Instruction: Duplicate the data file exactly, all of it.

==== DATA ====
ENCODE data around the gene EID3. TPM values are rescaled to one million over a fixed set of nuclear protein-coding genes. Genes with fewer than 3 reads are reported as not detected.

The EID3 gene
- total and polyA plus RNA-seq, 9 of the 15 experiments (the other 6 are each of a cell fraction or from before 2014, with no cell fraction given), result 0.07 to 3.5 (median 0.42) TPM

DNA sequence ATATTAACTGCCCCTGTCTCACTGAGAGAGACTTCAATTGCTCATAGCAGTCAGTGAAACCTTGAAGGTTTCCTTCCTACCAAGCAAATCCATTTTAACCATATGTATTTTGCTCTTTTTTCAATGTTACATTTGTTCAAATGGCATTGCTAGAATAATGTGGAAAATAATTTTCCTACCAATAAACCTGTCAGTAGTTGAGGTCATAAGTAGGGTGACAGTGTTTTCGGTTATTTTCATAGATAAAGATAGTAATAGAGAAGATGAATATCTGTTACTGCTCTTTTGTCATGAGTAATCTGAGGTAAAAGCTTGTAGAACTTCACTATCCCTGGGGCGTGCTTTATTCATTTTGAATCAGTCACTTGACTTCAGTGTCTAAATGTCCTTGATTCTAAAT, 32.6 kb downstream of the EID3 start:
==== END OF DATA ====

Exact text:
ENCODE data around the gene EID3. TPM values are rescaled to one million over a fixed set of nuclear protein-coding genes. Genes with fewer than 3 reads are reported as not detected.

The EID3 gene
- total and polyA plus RNA-seq, 9 of the 15 experiments (the other 6 are each of a cell fraction or from before 2014, with no cell fraction given), result 0.07 to 3.5 (median 0.42) TPM

DNA sequence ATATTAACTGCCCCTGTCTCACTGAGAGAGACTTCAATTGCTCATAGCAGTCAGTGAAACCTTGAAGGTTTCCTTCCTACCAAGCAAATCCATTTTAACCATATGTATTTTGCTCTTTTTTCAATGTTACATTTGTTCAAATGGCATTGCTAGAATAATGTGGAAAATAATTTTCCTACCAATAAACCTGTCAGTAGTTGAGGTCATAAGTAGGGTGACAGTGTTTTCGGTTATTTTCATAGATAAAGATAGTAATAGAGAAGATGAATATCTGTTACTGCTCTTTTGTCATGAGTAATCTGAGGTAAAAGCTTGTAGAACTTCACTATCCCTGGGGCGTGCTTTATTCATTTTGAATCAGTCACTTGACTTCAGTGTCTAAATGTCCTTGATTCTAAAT, 32.6 kb downstream of the EID3 start: